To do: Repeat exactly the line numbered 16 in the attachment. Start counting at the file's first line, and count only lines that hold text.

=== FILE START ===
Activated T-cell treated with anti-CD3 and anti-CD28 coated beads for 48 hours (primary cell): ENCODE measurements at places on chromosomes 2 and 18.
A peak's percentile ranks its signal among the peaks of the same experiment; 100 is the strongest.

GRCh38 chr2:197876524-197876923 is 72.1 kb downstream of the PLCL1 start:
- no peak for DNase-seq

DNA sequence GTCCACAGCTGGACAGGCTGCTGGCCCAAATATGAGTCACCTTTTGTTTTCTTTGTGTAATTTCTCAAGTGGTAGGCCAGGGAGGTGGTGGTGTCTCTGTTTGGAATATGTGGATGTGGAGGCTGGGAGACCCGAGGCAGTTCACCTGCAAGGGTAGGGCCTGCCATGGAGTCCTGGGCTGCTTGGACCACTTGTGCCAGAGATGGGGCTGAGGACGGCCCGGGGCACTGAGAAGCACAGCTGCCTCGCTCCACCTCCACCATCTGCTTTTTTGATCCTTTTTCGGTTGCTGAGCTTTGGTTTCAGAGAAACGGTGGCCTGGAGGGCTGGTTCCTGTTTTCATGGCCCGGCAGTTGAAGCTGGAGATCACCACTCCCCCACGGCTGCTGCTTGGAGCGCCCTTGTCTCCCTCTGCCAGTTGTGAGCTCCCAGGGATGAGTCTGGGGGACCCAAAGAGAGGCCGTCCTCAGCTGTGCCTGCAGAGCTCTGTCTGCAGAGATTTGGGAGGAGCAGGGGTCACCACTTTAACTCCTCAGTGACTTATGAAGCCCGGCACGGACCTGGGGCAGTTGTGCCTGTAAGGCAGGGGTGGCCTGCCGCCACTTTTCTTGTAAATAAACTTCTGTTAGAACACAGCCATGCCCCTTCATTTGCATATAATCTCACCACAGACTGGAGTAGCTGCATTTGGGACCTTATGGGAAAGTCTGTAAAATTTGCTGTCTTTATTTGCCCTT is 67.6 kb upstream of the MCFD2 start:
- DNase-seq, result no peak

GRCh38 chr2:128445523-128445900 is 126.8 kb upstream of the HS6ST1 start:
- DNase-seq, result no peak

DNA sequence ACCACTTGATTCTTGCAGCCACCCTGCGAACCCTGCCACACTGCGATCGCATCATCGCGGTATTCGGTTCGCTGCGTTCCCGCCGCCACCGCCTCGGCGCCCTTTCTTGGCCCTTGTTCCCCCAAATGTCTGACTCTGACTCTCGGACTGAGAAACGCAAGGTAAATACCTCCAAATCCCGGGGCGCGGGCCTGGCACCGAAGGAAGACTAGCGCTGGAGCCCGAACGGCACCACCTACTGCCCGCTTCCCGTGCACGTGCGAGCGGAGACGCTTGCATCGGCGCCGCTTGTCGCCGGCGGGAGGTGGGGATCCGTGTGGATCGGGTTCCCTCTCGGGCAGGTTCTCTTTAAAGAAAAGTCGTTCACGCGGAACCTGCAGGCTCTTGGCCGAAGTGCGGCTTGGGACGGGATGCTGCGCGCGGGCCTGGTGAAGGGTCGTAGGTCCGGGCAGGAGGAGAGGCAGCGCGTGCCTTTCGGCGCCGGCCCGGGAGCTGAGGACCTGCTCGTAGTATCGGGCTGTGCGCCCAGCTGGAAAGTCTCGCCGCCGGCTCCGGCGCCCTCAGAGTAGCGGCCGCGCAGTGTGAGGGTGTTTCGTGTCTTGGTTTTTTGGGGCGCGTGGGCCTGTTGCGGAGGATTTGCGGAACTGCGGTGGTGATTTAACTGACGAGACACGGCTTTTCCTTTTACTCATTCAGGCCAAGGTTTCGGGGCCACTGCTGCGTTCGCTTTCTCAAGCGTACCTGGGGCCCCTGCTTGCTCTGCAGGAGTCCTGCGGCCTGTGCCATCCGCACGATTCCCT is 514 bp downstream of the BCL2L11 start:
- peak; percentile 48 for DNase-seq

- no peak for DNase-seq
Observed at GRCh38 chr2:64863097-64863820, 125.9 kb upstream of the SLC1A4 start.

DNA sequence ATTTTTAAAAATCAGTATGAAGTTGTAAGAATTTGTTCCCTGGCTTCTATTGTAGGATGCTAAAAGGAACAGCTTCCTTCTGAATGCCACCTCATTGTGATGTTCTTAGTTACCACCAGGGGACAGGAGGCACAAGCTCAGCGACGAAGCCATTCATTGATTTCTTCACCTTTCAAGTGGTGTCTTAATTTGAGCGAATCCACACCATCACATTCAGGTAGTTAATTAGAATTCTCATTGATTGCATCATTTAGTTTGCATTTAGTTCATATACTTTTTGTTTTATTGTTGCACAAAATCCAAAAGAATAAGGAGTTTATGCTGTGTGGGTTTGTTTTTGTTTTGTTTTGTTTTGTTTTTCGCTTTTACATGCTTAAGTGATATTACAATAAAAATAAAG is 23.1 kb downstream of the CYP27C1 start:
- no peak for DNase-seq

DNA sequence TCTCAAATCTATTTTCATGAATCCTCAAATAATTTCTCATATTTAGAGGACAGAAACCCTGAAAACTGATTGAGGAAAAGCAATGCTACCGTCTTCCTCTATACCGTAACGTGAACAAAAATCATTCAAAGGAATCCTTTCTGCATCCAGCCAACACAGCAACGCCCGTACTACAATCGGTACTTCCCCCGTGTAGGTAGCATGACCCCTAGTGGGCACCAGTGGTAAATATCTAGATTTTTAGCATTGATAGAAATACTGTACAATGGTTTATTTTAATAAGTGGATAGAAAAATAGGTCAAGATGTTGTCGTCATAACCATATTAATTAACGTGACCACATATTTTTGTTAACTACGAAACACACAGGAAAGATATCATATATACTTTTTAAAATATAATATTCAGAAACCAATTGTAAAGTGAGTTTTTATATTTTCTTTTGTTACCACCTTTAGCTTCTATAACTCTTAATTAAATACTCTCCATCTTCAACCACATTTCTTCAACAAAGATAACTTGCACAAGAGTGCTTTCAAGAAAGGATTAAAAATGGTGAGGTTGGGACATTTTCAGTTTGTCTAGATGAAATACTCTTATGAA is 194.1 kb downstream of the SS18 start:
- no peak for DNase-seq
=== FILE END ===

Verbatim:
- no peak for DNase-seq